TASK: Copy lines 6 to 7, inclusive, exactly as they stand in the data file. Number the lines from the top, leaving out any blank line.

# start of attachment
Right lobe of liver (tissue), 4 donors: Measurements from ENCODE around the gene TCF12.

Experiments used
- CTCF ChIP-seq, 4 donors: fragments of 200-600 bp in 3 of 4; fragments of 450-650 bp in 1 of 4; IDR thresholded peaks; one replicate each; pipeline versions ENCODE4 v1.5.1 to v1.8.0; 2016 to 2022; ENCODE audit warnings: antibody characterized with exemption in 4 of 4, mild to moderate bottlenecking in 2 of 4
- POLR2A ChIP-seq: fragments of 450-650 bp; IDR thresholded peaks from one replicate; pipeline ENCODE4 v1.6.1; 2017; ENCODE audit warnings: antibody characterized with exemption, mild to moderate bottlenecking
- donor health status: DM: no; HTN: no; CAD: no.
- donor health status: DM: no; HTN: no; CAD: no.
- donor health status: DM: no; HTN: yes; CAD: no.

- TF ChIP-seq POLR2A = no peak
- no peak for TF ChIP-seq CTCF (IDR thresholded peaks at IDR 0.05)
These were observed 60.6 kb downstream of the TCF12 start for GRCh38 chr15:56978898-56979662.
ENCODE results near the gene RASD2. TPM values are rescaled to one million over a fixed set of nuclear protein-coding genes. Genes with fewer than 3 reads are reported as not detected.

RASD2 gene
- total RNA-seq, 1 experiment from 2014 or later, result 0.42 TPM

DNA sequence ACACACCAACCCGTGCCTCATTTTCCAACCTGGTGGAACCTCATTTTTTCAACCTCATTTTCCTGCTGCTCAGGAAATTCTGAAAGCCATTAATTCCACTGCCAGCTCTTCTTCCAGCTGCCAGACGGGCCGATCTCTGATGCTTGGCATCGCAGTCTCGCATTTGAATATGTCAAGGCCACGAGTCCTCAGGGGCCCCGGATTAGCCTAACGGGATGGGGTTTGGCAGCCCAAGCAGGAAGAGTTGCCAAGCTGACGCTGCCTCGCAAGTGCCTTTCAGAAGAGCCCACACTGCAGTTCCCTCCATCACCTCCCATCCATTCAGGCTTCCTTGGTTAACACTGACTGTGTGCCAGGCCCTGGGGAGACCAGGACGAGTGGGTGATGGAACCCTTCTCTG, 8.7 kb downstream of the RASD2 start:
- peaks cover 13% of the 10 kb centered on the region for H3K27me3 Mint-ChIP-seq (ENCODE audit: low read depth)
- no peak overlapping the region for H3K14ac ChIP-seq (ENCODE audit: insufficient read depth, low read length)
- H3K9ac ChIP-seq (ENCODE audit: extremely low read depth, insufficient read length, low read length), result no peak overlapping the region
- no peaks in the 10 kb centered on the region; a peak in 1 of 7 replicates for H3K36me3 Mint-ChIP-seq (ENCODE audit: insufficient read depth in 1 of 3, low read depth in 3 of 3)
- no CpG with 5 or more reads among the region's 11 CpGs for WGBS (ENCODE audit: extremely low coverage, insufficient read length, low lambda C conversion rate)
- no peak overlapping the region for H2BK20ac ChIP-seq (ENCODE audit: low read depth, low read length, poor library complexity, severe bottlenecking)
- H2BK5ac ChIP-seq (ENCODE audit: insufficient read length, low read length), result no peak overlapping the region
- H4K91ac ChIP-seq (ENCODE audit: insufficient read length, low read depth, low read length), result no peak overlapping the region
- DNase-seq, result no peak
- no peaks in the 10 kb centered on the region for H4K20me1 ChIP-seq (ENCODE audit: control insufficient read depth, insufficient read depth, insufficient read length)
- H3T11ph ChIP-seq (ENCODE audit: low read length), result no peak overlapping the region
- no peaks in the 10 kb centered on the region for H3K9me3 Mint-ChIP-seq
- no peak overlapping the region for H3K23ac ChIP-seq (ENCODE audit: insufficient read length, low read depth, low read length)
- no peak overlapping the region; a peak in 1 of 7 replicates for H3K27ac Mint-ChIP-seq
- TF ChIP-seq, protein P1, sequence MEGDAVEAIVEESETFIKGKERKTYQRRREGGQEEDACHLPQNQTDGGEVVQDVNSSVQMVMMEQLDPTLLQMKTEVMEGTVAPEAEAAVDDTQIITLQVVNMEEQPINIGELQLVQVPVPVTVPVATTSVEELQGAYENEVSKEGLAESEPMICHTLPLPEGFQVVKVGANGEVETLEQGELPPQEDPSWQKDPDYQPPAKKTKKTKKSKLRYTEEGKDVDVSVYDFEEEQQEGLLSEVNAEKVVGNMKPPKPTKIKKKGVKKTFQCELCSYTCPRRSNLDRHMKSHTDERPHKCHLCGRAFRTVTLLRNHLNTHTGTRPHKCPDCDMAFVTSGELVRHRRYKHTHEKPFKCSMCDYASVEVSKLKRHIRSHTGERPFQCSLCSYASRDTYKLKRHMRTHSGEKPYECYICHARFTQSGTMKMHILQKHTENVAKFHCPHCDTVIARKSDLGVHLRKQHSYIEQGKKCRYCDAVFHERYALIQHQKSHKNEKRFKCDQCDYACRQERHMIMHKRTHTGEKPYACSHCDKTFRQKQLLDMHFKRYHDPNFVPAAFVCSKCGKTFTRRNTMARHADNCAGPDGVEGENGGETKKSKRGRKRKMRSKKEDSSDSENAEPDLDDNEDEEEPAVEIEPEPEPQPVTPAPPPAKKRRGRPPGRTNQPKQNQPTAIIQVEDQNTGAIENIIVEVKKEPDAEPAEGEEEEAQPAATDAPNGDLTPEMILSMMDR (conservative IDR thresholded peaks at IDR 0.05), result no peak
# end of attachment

- donor health status: DM: no; HTN: no; CAD: no.
- donor health status: DM: no; HTN: yes; CAD: no.